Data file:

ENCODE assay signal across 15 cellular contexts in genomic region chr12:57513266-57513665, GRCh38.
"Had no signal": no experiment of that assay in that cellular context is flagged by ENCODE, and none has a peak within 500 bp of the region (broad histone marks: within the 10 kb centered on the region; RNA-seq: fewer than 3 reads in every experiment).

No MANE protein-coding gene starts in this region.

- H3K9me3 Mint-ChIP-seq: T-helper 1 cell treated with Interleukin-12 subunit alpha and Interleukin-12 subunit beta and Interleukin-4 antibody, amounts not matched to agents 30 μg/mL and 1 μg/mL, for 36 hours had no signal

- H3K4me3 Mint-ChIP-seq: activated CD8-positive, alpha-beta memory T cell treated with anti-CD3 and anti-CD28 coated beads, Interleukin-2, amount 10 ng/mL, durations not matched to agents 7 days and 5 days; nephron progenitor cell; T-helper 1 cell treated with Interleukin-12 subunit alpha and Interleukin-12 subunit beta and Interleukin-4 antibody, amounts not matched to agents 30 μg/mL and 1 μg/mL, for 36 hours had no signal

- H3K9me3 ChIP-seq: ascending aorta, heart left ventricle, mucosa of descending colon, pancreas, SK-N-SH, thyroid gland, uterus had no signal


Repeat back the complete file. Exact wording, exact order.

ENCODE assay signal across 15 cellular contexts in genomic region chr12:57513266-57513665, GRCh38.
"Had no signal": no experiment of that assay in that cellular context is flagged by ENCODE, and none has a peak within 500 bp of the region (broad histone marks: within the 10 kb centered on the region; RNA-seq: fewer than 3 reads in every experiment).

No MANE protein-coding gene starts in this region.

- H3K9me3 Mint-ChIP-seq: T-helper 1 cell treated with Interleukin-12 subunit alpha and Interleukin-12 subunit beta and Interleukin-4 antibody, amounts not matched to agents 30 μg/mL and 1 μg/mL, for 36 hours had no signal

- H3K4me3 Mint-ChIP-seq: activated CD8-positive, alpha-beta memory T cell treated with anti-CD3 and anti-CD28 coated beads, Interleukin-2, amount 10 ng/mL, durations not matched to agents 7 days and 5 days; nephron progenitor cell; T-helper 1 cell treated with Interleukin-12 subunit alpha and Interleukin-12 subunit beta and Interleukin-4 antibody, amounts not matched to agents 30 μg/mL and 1 μg/mL, for 36 hours had no signal

- H3K9me3 ChIP-seq: ascending aorta, heart left ventricle, mucosa of descending colon, pancreas, SK-N-SH, thyroid gland, uterus had no signal